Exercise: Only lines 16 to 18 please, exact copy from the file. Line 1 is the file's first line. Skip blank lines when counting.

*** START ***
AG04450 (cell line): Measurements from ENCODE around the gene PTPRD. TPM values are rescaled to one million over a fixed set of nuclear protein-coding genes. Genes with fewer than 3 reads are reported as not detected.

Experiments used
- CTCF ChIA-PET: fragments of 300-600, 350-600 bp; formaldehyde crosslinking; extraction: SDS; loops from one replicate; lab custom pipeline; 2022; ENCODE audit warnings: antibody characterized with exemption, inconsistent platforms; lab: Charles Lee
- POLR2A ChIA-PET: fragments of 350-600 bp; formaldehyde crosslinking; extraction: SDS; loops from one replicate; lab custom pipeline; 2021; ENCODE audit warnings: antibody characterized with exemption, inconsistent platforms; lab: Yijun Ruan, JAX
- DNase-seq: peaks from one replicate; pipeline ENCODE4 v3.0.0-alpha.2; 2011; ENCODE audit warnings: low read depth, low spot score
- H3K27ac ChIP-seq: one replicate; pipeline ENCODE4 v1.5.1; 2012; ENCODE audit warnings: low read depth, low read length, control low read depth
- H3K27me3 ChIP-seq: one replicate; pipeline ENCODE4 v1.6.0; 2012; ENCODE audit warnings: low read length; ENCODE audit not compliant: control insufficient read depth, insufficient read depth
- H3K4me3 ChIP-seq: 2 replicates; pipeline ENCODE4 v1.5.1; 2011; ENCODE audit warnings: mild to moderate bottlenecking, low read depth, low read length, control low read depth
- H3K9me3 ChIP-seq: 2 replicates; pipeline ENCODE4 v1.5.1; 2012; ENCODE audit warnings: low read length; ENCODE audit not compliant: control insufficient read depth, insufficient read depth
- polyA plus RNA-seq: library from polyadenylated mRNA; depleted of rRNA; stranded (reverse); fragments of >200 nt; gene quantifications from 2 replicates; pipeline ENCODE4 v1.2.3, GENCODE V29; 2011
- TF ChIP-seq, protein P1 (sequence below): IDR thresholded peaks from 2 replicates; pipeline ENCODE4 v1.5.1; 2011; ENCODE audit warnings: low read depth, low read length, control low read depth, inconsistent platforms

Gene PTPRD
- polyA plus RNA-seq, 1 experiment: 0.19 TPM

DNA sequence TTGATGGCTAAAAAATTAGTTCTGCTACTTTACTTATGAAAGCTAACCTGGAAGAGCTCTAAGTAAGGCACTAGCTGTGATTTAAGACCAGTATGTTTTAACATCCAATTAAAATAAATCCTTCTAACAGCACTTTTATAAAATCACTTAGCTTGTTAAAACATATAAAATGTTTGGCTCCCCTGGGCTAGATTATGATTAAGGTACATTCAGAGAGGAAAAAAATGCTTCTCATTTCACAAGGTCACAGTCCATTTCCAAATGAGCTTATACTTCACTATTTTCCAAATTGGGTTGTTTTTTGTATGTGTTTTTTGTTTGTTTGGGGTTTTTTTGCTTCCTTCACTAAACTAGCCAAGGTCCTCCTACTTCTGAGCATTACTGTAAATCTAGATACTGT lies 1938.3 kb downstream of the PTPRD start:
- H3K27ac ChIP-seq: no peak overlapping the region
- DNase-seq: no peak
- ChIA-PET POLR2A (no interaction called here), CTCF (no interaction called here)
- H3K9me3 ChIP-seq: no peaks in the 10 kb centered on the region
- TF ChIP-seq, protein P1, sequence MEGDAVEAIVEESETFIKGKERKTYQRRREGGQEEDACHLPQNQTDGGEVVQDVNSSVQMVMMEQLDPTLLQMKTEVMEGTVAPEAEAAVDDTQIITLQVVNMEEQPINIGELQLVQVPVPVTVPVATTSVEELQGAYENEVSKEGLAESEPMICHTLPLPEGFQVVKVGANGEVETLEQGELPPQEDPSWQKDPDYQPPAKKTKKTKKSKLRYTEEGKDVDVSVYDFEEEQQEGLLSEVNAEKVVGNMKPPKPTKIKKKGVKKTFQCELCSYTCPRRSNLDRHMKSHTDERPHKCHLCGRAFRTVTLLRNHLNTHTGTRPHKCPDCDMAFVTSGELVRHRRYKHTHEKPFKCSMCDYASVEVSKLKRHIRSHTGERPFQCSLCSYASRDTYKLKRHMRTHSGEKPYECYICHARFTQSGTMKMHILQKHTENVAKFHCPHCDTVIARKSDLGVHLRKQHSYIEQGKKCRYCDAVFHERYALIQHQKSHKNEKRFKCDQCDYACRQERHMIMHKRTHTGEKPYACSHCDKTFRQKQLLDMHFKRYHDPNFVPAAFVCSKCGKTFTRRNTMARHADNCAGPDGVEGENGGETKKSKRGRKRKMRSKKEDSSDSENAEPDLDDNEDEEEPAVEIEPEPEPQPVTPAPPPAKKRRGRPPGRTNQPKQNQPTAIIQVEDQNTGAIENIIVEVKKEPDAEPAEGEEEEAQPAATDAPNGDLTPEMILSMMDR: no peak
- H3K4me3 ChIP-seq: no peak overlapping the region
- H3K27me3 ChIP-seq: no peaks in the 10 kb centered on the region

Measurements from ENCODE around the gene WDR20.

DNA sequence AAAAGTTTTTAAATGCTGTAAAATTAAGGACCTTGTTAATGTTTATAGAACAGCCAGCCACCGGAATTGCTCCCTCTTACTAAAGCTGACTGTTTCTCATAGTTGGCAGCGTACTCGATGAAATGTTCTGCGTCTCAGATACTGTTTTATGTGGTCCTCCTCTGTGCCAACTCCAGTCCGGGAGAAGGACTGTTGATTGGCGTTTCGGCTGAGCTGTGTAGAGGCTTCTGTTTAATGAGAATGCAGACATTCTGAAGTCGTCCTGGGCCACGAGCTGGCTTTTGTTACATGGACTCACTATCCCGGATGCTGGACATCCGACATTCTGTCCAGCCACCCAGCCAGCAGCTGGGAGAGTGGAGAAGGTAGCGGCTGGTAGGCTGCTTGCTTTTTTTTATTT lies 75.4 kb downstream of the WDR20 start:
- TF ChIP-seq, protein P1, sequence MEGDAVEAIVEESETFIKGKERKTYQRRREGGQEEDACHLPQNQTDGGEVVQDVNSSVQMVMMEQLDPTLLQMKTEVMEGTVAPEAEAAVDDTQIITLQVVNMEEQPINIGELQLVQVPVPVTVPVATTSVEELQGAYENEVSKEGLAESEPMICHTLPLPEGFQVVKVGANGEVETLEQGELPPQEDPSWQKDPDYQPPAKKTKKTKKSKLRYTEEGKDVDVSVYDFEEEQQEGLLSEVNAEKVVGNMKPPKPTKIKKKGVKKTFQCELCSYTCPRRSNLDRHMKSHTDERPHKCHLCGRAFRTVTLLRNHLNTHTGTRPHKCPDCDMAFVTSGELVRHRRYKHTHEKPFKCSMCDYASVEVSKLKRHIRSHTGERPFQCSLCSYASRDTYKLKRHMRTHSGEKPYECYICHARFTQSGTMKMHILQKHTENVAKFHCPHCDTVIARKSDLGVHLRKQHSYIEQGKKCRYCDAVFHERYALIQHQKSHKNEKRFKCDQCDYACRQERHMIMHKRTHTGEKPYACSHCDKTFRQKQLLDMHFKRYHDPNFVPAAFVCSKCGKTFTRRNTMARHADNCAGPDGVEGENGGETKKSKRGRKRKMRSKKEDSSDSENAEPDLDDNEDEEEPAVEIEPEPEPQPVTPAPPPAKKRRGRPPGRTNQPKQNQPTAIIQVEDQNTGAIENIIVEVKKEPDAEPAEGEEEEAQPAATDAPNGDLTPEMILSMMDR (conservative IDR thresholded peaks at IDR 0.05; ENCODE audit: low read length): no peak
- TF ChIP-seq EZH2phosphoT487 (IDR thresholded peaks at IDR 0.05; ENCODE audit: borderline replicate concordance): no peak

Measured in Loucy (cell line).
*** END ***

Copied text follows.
- DNase-seq: no peak
- ChIA-PET POLR2A (no interaction called here), CTCF (no interaction called here)
- H3K9me3 ChIP-seq: no peaks in the 10 kb centered on the region